Fearless Heart: why compassion is the key to greater wellbeing
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The highly acclaimed thought leader and English translator for His Holiness the Dalai Lama shows us how compassion can reduce stress and lead to a greater sense of wellbeing and happiness.
In 1979 Jon Kabat-Zinn popularised the Buddhist practice of mindfulness when he revealed that it could alleviate depression. Now the highly acclaimed thought leader and English translator for His Holiness the Dalai Lama, Thupten Jinpa Langri (known as Jinpa) teaches us to take the next step. He shows us that compassion correlates strongly with happiness, stress reduction, a sense of purpose, better health and a longer life.
Self-compassion is the overlooked key to achieving our goals. Yet many of us resist compassion, worrying that if we are too compassionate with others we will be taken advantage of and if we are too compassionate with ourselves we won't achieve our goals in life. We can actually fear compassion.
Using the latest science, psychology (from contemporary Western and classical Buddhist sources) as well as stories from others and his own extraordinary life, Jinpa shows us how to train our compassion muscle. Jinpa's programme derives from a remarkable course in Compassion Cultivation Training (CCT) that he developed at Stanford University Medical School. Much like Jon Kabat-Zinn's landmark Mindfulness-Based Stress Reduction programme, CCT has already had profound effects on the many participants. Thupten Jinpa is the perfect guide to achieving a greater sense of wellbeing.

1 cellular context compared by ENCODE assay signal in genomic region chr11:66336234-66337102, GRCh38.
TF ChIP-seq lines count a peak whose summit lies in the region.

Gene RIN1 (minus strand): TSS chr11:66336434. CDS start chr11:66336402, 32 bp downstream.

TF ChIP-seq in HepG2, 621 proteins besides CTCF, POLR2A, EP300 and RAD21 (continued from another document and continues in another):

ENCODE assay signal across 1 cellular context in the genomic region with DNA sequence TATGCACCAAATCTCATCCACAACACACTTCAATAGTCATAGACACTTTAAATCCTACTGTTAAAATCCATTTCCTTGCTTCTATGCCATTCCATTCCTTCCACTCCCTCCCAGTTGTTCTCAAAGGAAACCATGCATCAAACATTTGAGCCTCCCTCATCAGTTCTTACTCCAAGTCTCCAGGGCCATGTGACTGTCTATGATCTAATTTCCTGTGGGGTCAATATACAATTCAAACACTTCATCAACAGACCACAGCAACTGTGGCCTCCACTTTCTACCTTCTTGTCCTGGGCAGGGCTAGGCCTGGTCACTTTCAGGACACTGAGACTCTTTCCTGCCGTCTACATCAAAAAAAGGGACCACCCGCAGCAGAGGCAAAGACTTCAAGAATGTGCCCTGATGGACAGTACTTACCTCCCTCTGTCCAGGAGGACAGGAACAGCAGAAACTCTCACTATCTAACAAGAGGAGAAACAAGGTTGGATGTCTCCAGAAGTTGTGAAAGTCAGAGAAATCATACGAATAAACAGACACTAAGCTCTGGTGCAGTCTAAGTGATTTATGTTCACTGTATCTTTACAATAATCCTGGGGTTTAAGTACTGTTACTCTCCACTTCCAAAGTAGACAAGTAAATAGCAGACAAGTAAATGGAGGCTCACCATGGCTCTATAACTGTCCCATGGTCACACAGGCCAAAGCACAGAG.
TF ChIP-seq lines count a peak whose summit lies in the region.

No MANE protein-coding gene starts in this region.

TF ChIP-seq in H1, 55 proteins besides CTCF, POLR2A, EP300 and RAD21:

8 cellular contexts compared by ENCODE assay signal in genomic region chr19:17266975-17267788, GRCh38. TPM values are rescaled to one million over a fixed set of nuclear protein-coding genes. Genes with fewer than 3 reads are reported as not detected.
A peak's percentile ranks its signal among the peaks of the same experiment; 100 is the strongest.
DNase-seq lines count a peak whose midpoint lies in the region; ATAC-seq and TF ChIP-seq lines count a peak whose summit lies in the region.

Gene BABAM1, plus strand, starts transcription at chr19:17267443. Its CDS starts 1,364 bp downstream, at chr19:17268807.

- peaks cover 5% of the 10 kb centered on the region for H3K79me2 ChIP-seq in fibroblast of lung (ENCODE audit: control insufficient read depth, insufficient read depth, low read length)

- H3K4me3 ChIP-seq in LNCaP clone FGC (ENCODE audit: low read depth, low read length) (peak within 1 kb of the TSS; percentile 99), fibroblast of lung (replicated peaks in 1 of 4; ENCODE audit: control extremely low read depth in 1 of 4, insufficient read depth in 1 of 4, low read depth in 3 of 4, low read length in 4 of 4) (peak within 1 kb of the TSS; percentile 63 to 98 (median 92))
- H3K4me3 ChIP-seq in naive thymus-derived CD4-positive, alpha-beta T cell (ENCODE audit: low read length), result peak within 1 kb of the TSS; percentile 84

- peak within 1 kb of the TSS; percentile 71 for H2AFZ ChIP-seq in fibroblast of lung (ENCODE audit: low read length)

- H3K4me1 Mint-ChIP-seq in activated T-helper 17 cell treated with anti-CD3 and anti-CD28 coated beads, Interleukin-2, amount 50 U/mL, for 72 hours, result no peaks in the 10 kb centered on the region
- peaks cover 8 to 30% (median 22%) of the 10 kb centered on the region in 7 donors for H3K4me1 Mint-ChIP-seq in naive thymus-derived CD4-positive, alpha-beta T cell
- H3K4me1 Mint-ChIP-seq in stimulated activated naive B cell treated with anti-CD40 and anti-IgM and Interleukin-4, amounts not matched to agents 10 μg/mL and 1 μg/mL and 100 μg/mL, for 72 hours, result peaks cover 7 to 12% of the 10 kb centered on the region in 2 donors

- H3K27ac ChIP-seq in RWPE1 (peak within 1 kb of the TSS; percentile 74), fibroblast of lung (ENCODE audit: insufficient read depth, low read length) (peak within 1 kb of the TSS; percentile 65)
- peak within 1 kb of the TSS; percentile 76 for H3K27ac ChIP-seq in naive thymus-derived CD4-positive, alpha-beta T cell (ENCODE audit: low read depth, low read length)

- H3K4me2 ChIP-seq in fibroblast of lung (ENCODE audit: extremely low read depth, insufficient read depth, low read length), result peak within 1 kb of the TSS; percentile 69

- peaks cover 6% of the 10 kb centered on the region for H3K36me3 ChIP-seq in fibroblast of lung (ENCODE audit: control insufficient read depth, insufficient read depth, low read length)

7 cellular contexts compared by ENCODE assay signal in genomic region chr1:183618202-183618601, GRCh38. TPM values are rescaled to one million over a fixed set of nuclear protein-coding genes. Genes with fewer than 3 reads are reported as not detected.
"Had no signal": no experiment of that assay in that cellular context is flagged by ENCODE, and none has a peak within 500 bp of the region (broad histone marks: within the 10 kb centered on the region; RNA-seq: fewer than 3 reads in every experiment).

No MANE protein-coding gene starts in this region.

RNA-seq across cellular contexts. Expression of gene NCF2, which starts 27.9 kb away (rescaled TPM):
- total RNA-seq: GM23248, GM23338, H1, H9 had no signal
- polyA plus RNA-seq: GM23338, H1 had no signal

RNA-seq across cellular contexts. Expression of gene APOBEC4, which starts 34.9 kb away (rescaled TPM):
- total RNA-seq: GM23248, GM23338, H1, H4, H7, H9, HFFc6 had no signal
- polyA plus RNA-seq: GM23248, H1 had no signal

ABOUT THE AUTHOR
Thupten Jinpa is a former monk and holds a Ph.D. from Cambridge University, where he also worked as a research fellow. Jinpa has been the principal English translator for His Holiness the Dalai Lama for over twenty-five years and has translated and edited numerous books by the Dalai Lama, including the New York Times bestseller Ethics for the New Millennium, Beyond Religion and Transforming the Mind. Jinpa is an adjunct professor at the Faculty of Religious Studies at McGill University, Montreal and Chairman of the Mind & Life Institute, which is dedicated to promoting collaboration between the sciences and contemplative knowledge, especially Buddhism.